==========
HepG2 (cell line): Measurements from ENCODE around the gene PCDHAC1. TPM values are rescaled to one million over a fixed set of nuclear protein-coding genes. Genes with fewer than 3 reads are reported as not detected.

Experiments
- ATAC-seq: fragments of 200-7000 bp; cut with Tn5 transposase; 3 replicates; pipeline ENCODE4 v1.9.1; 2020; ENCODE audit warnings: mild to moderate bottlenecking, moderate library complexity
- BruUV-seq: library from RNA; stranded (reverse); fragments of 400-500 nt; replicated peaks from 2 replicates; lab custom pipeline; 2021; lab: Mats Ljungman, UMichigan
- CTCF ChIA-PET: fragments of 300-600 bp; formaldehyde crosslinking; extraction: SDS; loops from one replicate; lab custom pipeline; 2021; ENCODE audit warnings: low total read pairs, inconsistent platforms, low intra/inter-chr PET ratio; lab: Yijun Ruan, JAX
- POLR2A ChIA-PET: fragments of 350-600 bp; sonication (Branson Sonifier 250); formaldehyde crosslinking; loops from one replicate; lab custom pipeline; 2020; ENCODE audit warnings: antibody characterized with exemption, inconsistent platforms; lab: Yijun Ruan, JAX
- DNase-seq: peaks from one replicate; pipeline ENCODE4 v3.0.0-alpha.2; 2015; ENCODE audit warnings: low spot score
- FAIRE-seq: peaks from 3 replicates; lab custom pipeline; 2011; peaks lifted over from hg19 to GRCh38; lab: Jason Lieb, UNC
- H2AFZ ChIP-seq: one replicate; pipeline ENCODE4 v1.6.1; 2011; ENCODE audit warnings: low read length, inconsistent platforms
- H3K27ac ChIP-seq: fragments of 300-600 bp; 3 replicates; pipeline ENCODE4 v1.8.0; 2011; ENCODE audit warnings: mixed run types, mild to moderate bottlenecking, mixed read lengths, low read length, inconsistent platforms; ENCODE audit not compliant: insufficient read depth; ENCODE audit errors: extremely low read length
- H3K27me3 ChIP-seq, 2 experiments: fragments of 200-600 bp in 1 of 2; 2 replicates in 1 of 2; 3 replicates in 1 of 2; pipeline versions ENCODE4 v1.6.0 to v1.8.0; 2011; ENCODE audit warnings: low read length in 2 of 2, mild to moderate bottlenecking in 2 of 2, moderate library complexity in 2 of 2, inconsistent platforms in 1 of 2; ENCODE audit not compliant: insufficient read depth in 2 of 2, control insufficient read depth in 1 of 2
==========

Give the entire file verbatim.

HepG2 (cell line): Measurements from ENCODE around the gene PCDHAC1. TPM values are rescaled to one million over a fixed set of nuclear protein-coding genes. Genes with fewer than 3 reads are reported as not detected.

Experiments
- ATAC-seq: fragments of 200-7000 bp; cut with Tn5 transposase; 3 replicates; pipeline ENCODE4 v1.9.1; 2020; ENCODE audit warnings: mild to moderate bottlenecking, moderate library complexity
- BruUV-seq: library from RNA; stranded (reverse); fragments of 400-500 nt; replicated peaks from 2 replicates; lab custom pipeline; 2021; lab: Mats Ljungman, UMichigan
- CTCF ChIA-PET: fragments of 300-600 bp; formaldehyde crosslinking; extraction: SDS; loops from one replicate; lab custom pipeline; 2021; ENCODE audit warnings: low total read pairs, inconsistent platforms, low intra/inter-chr PET ratio; lab: Yijun Ruan, JAX
- POLR2A ChIA-PET: fragments of 350-600 bp; sonication (Branson Sonifier 250); formaldehyde crosslinking; loops from one replicate; lab custom pipeline; 2020; ENCODE audit warnings: antibody characterized with exemption, inconsistent platforms; lab: Yijun Ruan, JAX
- DNase-seq: peaks from one replicate; pipeline ENCODE4 v3.0.0-alpha.2; 2015; ENCODE audit warnings: low spot score
- FAIRE-seq: peaks from 3 replicates; lab custom pipeline; 2011; peaks lifted over from hg19 to GRCh38; lab: Jason Lieb, UNC
- H2AFZ ChIP-seq: one replicate; pipeline ENCODE4 v1.6.1; 2011; ENCODE audit warnings: low read length, inconsistent platforms
- H3K27ac ChIP-seq: fragments of 300-600 bp; 3 replicates; pipeline ENCODE4 v1.8.0; 2011; ENCODE audit warnings: mixed run types, mild to moderate bottlenecking, mixed read lengths, low read length, inconsistent platforms; ENCODE audit not compliant: insufficient read depth; ENCODE audit errors: extremely low read length
- H3K27me3 ChIP-seq, 2 experiments: fragments of 200-600 bp in 1 of 2; 2 replicates in 1 of 2; 3 replicates in 1 of 2; pipeline versions ENCODE4 v1.6.0 to v1.8.0; 2011; ENCODE audit warnings: low read length in 2 of 2, mild to moderate bottlenecking in 2 of 2, moderate library complexity in 2 of 2, inconsistent platforms in 1 of 2; ENCODE audit not compliant: insufficient read depth in 2 of 2, control insufficient read depth in 1 of 2